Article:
Tag Archives: audio

Asheville, Walnut Cove, Biltmore Forrest and Western North Carolina’s Audio and Home Theater specialists present Cane Creek AV and Paul McGowan – PS Audio, Intl.

Music of the spheres

Musica Universalis, also called Music of the spheres, is an ancient philosophical concept suggesting the movements of celestial bodies—the Sun, Moon, and planets—are forms of music, a kind of definable “hum” that affects everything in life.

Ancient philosophers concluded music didn’t just mimic the motions of celestial bodies, it was the result of their motions.

The Greek philosopher, Pythagoras, went a step further by figuring out that specific intervals between harmonious and discordant audio frequencies form simple numerical ratios. A formula could define what would be pleasant or disagreeable to the ear.

Not much has changed in the nearly 3,000 years since Pythagoras figured out the relationships that define music (it was he that also first identified that the pitch of a musical note is in inverse proportion to the length of the string that produces it).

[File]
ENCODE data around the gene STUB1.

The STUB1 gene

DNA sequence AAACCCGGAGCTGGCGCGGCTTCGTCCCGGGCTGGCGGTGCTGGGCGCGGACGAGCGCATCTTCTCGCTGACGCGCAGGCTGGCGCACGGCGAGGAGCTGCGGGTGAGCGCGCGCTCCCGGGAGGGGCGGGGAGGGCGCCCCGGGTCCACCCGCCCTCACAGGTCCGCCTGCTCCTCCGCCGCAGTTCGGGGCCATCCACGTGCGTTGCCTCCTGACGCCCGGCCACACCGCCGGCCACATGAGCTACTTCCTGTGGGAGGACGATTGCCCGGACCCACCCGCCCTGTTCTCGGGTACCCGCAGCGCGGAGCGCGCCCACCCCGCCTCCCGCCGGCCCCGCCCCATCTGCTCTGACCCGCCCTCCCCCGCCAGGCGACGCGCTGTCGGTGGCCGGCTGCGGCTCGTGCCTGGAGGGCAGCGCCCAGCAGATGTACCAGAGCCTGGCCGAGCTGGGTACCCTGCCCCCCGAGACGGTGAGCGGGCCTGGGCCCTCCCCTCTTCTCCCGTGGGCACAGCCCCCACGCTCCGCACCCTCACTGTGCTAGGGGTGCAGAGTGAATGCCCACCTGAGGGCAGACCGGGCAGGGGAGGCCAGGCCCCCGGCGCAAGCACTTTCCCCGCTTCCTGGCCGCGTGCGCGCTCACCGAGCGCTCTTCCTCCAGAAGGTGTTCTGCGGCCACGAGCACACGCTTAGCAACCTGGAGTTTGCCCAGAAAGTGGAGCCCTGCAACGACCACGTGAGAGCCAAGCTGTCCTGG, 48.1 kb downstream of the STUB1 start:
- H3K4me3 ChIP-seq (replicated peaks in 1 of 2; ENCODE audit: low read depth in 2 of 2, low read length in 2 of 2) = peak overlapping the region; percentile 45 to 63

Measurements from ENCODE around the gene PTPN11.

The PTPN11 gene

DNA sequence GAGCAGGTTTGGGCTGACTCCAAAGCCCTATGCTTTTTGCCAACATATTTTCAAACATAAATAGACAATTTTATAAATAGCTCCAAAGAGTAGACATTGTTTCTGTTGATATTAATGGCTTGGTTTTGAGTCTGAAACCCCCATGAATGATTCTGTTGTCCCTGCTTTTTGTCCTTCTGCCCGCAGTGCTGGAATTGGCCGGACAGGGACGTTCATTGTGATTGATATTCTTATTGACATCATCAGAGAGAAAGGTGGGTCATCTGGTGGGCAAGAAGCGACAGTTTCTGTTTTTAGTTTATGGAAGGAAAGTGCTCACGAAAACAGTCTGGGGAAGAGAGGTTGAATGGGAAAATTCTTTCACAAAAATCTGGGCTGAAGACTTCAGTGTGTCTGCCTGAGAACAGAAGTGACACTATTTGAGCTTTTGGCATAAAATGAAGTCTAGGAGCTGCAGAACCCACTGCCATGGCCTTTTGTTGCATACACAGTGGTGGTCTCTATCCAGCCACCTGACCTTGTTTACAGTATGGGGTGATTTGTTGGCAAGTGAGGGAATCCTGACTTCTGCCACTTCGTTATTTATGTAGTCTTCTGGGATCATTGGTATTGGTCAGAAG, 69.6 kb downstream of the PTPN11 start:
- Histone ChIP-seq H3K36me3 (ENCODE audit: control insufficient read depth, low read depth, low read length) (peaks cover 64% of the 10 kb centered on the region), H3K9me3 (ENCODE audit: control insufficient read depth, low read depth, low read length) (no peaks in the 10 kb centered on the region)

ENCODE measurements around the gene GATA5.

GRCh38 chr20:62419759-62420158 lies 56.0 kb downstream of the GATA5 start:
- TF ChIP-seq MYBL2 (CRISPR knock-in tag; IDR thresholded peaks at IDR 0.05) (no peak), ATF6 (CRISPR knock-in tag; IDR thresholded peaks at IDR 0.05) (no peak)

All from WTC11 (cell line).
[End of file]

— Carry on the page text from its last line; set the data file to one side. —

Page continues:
Pythagoras believed the quality of life on Earth reflects the tenor of celestial sounds as well as those earthbound notes.

We couldn’t agree more.

Asheville, Walnut Cove, Biltmore Forrest and Western North Carolina’s Audio and Home Theater specialists present Cane Creek AV and Paul McGowan – PS Audio, Intl.

Audio personality

Each of our audio and video systems has its own, unique, personality. Mine is big, open, spacious, and revealing. Others might be described as delicate, faithful, and impressive.

Adjectives aside, I wonder how much our own personalities match those of our systems? We’ve all seen the photos of dogs and owners looking alike.

I know for a fact that I tune my systems to match my tastes in music and its reproduction. As well, I suspect my tastes are shaped by my personality which, if I am observant at all, seems to be an obvious fact.

So if our systems match our personalities, how accurate is it to suggest our ultimate goals are for the honest recreation of the live musical event—as if the term “accurate” was measurable and inviolate?

Perhaps the truth is we design our systems to match reality as we perceive it, which might answer a lot of persistent questions we talk so much about in these pages.